Take a few seconds to recall everything that you've heard about Yamaha's latest R6 so far. Well, it is true. Every last word. Yes, the new R6 IS that good.
As far as race reps go, the R6 is probably the closest that any production bike has come to a real racing machine.
Half of the reason is that 599cc lump pumping under the sharply-styled fairing.
It kicks out 98kW and 68Nm, this alone isn't too spectacular, but the fact that the R6 makes maximum power at 14 500r/min and has a giddy redline of 17 500r/min is another story.
This means that where with other bikes you are forced to shift up, with the R6 you'll end up short-shifting, which is really addictive. That over-rev comes in very handy on the track, where you can leave the bike in a higher gear through a wide range of corners.
This not only gives you faster times, but also sounds bloody marvelous.
On the road, things aren't quite as sorted. You need to wring its neck to get any sort of reaction out of the motor, anything under 10 000r/min sees the bike bogged down.
What that means is that last year's bike will probably win a power-on race in town. What does come in handy is that fact that you will still have 7 500r/min to play with once the motor decides to join the party.
This wider power band is what makes the new bike quite literally a winner as Yamaha has one aim with their new baby, to win the World Supersport championship.
For the average road rider, though, what helps on a racetrack in Spain has nothing to do with his weekly breakfast run.
Still, there is just nothing like rolling on the throttle, building the revs and listening to the bike wail as it utterly devours the road.
Swing you leg over and park your behind on the biscuit seat and one thing is clear: The R6 was not made for a slightly overweight, six-foot male. The bike is a race-winning machine and, to get the best out of the R6 requires the rider to be equally 'fit'.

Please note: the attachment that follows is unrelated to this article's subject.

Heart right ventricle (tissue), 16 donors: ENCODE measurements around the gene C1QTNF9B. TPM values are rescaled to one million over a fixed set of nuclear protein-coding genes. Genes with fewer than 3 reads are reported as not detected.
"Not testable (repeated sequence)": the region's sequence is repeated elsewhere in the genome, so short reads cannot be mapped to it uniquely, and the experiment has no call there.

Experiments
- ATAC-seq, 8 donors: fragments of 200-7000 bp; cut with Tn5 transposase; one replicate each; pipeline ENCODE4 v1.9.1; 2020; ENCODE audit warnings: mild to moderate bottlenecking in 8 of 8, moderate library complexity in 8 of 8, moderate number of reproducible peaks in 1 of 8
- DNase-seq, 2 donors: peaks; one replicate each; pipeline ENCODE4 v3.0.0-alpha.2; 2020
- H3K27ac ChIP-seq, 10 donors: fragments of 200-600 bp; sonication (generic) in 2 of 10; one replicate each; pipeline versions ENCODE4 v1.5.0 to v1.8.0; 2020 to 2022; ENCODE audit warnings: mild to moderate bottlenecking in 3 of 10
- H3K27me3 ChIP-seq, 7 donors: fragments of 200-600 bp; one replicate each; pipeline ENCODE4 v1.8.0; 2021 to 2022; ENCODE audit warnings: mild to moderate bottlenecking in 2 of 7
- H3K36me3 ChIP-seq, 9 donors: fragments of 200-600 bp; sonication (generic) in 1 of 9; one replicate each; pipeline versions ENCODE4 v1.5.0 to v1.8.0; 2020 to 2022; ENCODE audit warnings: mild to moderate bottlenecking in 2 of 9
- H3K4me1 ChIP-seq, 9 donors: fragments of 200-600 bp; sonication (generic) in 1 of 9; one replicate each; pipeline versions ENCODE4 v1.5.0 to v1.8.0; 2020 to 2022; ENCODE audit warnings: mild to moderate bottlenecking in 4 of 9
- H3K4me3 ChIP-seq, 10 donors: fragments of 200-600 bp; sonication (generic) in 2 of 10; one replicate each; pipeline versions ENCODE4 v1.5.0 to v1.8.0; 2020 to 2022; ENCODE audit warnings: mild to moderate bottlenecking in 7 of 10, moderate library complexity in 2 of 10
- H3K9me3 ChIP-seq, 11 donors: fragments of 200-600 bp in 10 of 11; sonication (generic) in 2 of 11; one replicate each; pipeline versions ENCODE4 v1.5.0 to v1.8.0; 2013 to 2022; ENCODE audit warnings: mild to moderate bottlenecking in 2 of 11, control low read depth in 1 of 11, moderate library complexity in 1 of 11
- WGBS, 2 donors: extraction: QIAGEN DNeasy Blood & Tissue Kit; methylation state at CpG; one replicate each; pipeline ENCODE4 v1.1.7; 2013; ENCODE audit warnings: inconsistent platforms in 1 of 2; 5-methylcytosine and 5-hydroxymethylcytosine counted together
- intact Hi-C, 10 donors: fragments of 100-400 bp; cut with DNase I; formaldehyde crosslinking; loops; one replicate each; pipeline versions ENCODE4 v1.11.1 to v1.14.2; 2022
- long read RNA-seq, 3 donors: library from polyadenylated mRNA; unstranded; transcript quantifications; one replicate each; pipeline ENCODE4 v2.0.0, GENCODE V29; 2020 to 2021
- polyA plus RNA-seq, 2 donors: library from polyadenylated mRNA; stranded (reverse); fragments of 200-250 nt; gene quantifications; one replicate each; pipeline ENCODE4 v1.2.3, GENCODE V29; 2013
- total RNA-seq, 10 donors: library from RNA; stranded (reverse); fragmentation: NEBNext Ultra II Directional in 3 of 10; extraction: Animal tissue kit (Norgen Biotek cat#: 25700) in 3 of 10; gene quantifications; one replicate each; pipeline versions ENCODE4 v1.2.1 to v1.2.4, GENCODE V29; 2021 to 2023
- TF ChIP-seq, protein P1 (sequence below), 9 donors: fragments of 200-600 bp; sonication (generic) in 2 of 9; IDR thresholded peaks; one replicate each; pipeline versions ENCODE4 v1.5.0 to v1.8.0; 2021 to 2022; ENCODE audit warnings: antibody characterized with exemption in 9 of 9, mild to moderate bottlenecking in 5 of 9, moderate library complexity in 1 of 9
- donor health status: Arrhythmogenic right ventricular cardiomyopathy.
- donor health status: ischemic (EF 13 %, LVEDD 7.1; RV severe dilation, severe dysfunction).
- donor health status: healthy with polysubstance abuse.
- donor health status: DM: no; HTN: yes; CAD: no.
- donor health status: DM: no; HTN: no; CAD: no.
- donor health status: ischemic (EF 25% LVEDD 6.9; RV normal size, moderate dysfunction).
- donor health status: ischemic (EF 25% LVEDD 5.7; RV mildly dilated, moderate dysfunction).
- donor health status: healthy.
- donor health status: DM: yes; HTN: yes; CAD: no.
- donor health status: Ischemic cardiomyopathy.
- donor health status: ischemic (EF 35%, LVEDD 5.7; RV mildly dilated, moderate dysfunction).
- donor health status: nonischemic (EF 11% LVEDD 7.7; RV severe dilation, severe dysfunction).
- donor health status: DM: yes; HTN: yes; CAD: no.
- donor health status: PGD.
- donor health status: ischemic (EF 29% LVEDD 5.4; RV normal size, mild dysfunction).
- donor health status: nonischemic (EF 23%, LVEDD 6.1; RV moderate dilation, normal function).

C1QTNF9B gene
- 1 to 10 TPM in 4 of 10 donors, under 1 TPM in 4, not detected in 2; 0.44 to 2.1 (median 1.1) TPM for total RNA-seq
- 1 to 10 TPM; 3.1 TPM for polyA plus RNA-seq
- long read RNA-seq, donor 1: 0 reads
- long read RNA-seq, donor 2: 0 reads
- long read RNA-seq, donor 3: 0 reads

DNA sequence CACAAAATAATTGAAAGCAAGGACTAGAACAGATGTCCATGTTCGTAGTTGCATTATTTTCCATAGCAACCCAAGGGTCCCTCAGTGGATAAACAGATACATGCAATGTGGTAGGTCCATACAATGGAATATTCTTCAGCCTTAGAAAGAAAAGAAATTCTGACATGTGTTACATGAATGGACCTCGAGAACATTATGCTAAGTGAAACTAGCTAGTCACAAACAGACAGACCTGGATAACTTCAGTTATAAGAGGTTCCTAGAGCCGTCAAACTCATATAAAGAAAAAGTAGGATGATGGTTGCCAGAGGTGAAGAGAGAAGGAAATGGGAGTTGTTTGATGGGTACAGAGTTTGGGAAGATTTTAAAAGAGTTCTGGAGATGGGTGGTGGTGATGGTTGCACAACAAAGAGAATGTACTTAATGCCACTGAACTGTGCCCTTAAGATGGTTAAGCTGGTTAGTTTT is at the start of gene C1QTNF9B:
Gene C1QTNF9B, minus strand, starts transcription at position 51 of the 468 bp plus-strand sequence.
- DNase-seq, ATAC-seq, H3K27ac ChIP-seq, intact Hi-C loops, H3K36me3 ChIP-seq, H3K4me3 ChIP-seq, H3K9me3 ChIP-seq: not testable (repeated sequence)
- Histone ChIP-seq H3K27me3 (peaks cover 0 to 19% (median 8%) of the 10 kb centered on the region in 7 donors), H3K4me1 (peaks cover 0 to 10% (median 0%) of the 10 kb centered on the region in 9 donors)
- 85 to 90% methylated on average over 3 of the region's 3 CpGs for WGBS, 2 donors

There is no hiding behind the tiny screen, and there is absolutely no time to rest when on the move. Once you let that clutch go, things get intense very quickly.
But, that is where the sorted chassis comes in: Even with that ham-fisted engine, the bike is utterly composed, it has lost its predecessor's twitchiness in the corners, despite not having a steering damper as standard.
Here's a bit of irony, Honda?s latest Fireblade has a steering damper as standard and the historically hooligan Yamaha has lost his. How things have changed.
The new chassis has been given the ability to flex in certain areas, in order to give an increase in feel and feedback to the rider. Combined with the 1 380mm wheelbase, the responsiveness of the machine is superb.
The 41mm USD forks up front are stiff and offer good communication, and a surprising amount of stability on bumpy roads. The bikes has lost none of its predecessors nimble handling, thanks to the massive amount of mass centralization found in the bike's design.
Hard on the front brakes and things are better, too. Where the older R6 models where light in the front and filled you with a fear of loosing the front, 2006 is a year of endless grip and buckets of confidence.
Shifting down the gears is taken care of by a slipper clutch, meaning you'll never lock the rear wheel. Needless to say, the brakes work just fine.
Forget about the fact that the R6 leads the middleweight class this year, I'd say that it is the sportsbike of 2006.
Engine: 599cc, liquid-cooled four-stroke transverse four
Transmission: 6-speed manual.
Power: 98kW at 14 500 r/min
Torque: 68Nm at 12 000r/min
Top speed: 265 km/h.
Front brakes: Twin 310mm discs with radial-mount four-pot opposed piston Sumitomo calipers.
Rear brakes: 220mm disc with single-piston Nissin floating caliper.
Front suspension: 41mm Soqi inverted cartridge forks adjustable for preload, compression and rebound damping.
Rear suspension: Soqi monoshock adjustable for preload, high and low-speed compression and rebound damping.
Price: R82 946